Tue. Dec. 07, 2021

George Clinton – Atomic Dog (Capitol)

George Clinton – Atomic Dog (Special Atomic Mix) (Capitol)

No matter what! Not so sure Snoop Dogg would have become who he his. And more precisely his memorable ‘Who Am I (What’s My Name?)… This without ‘Atomic Dog’ and by that, its creator, George Clinton! And I guess we might say about the same regarding the G-Funk scene. Speakin’ of which one might even wonder if it would ever have come to light without the existence of the P-Funk. Then, by that, the one of Clinton‘s groups, Parliament and Funkadelic

Goin’ further way, I’m not even sure Clinton would have gone solo without the unceasing dissensions in his groups. And therefore come up with the memorable ‘Atomic Dog’ back in 1982.

Unsurprisingly ‘Atomic Dog’ came to light with all the ingredients that made the P-Funk what it is. This with an impressive line-up of talents. From Bootsy Collins on bass, Eddie Hazel, Bernie Worrell and Brides Of Funkenstein among others. To Fred Wesley and Maceo Parker. Thus standing as one of Clinton‘s signature songs. With extra thanks to its famous “Bow wow wow, yippie yo, yippie yea” phrase.

Strangely enough, ‘Atomic Dog’ didn’t turn into a success at the time. As properly failing to reach the Top 100 of the Pop Chart. But it gained the notoriety it deserved along with time. And those, countless, who happened to sample it. From Snoop Dogg (What’s My Name?’) to Ice Cube but also Tupac. Not to mention Funkdoobiest and Public Enemy to name but a very few. This in a list of 298 references according to whosampled.com.

Needless to say as to how ‘Atomic Dog’ stands among the highlights of Clinton‘s ‘Computer Game’ album that same year. This with the slammin’ ‘Loopzilla’ and ‘One Fun At A Time’ although the latter never saw the light as a single…

What’s the value of your vinyl record?

A native of Kannapolis, NC, George Clinton grew up in Plainfield, NJ. During his teen years, he eventually sang Doo-Wop on street corners and forned his first group by the likes of The Parliaments back in 1955.

Eventually working as a staff producer for Motown for some time, Clinton‘s first productions saw the light back in 1966. This for Pat Lewis, Debonairs, The Fantastic Four and Ron Handy. The Parliaments comin’ up the year after with ‘All Your Goodies Are Gone (The Loser’s Seat)’ and ‘(I Wanna) Testify’. A cut he produced as well for The Dells as a part of their 1978 ‘New Beginnings’ album on ABC Records.

By the mid-70’s, Clinton started establishing the P-Funk sound. This with groups such as Funkadelic, Bootsy’s Rubber Band and Brides Of Funkenstein. Not to mention Parliament, although to a slightly different degree. Thus givin’ birth to classics such as ‘One Nation Under A Groove’ and ‘(Not Just) Kneep Deep’ for Funkadelic. ‘Stretchin’ Out (In A Rubber Band)’ for Bootsy Collins, then ‘Bootzilla’ for Bootsy’s Rubber Band. Not to mention ‘Atomic Dog’ and ‘Loopzilla’ which he released under his own name among others. Meanwhile he along with Bootsy Collins would join forces with Xavier in 1981 on the firing ‘Work That Sucker To Death’.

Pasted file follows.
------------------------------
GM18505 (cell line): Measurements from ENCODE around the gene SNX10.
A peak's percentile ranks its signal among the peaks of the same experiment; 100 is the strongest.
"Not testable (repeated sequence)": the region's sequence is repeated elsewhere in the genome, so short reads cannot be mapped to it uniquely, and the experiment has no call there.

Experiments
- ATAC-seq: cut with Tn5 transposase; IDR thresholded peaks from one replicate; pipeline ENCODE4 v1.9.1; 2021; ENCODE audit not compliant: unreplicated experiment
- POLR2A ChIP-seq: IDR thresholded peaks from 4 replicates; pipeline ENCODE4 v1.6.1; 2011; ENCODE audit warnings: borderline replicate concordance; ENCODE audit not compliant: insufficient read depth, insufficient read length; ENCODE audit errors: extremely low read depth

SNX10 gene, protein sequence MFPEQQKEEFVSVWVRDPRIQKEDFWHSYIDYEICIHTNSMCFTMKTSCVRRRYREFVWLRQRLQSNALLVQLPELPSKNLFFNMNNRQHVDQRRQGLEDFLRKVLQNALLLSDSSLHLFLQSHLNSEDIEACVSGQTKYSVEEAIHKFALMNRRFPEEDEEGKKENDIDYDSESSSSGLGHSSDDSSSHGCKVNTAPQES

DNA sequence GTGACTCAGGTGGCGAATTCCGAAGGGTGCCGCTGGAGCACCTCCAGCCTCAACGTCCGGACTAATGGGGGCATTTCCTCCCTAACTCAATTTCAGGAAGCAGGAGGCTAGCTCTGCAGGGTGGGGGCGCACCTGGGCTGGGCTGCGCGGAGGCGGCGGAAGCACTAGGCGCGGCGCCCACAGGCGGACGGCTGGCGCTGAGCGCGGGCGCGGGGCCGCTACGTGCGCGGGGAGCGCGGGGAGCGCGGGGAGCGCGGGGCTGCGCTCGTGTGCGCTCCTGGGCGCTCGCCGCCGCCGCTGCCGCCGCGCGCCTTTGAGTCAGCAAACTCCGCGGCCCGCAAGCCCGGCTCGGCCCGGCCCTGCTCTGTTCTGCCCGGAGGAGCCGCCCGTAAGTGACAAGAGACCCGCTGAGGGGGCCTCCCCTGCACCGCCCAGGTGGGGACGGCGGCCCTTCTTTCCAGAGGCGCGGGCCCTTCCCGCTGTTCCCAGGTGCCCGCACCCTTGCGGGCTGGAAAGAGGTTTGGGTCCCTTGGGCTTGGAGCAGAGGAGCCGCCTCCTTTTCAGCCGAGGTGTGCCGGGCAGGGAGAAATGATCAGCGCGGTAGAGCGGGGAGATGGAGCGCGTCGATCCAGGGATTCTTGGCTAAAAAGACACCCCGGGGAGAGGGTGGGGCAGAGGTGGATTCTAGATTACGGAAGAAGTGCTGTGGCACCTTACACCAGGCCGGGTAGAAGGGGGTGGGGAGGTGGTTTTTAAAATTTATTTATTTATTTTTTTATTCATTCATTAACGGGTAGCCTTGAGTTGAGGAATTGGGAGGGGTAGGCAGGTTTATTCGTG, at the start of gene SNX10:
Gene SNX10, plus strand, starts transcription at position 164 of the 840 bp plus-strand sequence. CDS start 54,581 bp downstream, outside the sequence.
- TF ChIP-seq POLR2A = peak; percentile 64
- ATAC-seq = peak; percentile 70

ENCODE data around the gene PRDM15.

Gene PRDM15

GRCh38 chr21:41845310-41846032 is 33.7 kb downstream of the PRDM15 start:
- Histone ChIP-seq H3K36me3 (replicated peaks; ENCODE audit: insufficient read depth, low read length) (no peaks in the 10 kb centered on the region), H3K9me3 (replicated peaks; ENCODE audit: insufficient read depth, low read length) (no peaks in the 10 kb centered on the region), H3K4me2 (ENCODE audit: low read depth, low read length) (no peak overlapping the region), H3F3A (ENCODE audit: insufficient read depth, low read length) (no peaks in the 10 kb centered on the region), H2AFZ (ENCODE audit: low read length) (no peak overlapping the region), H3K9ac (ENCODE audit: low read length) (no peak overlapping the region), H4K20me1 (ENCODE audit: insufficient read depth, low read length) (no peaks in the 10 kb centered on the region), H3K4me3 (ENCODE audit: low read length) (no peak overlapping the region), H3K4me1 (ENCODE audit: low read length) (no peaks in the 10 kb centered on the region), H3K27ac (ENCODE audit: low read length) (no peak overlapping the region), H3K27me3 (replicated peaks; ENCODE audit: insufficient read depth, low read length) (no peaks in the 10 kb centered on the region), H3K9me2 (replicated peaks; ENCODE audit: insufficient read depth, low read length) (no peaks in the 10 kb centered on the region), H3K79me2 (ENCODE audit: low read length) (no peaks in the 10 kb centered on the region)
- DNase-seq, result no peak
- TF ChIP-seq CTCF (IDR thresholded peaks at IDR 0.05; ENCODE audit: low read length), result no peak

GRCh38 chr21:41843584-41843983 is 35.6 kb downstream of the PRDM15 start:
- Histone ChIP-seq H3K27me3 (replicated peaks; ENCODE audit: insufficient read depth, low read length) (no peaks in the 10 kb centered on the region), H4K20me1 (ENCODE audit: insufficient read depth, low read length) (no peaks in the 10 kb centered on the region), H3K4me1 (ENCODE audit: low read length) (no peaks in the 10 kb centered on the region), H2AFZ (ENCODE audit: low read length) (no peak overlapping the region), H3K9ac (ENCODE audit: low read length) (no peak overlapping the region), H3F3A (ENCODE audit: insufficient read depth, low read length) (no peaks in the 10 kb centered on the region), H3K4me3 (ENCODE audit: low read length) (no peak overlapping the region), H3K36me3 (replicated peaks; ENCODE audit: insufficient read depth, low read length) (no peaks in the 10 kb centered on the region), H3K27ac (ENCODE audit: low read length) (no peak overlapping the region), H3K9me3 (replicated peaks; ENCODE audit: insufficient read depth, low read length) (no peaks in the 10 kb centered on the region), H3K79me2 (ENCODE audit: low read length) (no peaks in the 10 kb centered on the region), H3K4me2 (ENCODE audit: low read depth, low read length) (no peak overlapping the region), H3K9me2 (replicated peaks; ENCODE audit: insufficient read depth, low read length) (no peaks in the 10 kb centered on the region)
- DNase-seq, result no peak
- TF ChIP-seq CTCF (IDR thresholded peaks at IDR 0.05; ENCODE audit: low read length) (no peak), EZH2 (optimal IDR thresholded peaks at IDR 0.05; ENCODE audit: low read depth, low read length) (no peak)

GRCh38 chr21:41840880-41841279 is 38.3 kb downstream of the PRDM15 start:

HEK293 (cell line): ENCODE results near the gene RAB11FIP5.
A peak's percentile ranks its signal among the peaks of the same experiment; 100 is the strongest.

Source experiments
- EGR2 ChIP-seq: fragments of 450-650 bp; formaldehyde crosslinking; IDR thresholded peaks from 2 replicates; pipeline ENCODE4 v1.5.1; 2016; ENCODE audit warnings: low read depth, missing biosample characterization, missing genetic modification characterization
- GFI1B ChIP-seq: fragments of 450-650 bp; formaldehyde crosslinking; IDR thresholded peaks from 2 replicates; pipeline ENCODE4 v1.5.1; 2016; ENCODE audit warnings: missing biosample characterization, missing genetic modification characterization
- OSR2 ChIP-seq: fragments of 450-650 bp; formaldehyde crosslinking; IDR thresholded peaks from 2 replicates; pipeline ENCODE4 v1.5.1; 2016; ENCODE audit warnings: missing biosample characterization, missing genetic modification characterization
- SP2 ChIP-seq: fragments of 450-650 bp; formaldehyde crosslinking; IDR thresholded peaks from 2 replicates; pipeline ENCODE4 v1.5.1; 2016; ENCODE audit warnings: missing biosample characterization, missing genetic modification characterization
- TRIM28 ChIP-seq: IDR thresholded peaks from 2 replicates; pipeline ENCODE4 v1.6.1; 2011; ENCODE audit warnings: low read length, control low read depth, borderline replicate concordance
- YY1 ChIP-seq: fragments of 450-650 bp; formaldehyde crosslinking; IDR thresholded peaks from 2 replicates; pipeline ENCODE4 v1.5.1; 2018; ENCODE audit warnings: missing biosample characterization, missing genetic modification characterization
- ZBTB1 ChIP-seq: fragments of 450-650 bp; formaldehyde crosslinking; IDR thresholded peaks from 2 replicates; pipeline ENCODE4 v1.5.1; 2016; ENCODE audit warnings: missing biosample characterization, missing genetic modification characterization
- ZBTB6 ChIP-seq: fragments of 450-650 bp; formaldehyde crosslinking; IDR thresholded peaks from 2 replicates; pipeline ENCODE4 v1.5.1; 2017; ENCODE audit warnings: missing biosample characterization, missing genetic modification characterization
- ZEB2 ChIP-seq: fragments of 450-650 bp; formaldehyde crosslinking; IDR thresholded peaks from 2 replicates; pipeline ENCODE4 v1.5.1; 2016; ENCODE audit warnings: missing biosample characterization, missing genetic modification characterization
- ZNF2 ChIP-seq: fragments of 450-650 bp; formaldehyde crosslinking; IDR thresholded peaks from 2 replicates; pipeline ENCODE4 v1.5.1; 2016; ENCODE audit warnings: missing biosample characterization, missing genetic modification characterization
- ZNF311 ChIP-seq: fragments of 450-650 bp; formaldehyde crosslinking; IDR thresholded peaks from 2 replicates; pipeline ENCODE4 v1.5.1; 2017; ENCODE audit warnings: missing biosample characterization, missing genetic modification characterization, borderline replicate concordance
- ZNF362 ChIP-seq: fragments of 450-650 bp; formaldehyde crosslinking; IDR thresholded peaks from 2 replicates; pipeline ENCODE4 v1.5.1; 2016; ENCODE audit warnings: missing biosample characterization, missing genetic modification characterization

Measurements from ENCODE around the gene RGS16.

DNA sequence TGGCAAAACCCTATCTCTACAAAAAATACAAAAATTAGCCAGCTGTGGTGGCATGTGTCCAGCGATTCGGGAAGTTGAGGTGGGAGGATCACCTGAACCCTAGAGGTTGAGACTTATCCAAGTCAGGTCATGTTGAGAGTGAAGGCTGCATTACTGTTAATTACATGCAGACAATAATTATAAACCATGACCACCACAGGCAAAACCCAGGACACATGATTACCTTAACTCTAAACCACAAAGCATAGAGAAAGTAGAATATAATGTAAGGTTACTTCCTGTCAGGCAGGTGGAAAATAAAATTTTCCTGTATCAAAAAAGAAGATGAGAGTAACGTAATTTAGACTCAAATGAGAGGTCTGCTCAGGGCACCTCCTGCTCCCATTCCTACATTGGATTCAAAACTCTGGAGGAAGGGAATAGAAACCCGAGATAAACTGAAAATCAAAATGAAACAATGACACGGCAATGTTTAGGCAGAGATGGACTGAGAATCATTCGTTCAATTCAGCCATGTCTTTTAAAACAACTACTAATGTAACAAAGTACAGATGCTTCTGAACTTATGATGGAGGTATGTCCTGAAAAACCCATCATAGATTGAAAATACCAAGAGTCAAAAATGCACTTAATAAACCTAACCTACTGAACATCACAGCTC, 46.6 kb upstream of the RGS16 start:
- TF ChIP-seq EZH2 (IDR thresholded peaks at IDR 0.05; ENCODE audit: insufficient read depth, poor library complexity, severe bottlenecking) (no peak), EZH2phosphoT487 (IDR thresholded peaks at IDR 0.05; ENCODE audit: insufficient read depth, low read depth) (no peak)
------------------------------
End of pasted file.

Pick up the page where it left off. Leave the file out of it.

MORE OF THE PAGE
The next few years saw Clinton releasing three more studio albums. This by the likes of ‘You Shouldn’t-Nuf Bit Fish’, ‘Some Of My Best Jokes Are Friends’, then ‘R&B Skeletons’ In The Closet’. Eventually makin’ noise in the R&B charts with tracks such as ‘Nubian Nut’, ‘Last Dance’ and ‘Do Fries Go with That Shake?’. But also encountering multiple legal problems in the meantime due to complex royalty and copyright issues.

In 1985, he produced the Red Hot Chili Peppers‘ ‘Freaky Styley’ album. And four years after he released ‘The Cinderella Theory’. The first of his two albums on Prince‘s Paisley Park label.

By the first half of the nineties, it was clear that Clinton‘s music was a key influence in the then upcoming G-Funk scene. This with cats such as Snoop Dog. But also Tupac with whom he eventually worked with on ‘Can’t C Me’ from the ‘All Eyez On Me’ album. And Ice Cube on ‘Bop Gun (One Nation)’ from the ‘Lethal Injection’ album, among others…

Back in September 2008, Clinton released the ‘George Clinton And His Gangsters Of Love’ album on Shanachie Records. And, more recently (in 2014), he released Funkadelic‘s ‘First Ya Gotta Shake The Gate’ album on his The C Kunspyruhzy label. A 3CD set which featured luminaries such as Sly Stone, Fred Wesley and Maceo Parker. Not to mention Del Tha Funkee Homosapien and Nu-Disco famous Soul Clap. With the latter releasing ‘In Da Kar’ featuring Sly Stone on their Soul Clap Records label. And Louie Vega eventually remixing the boiling ‘Ain’t That Funkin Kinda Hard On You?’ which we welcomed as our Single Of The Week at the time…

The release of a new album was announced in March 2018, although no date has been confirmed. Meanwhile Clinton has announced he would retire from touring in May 2019.

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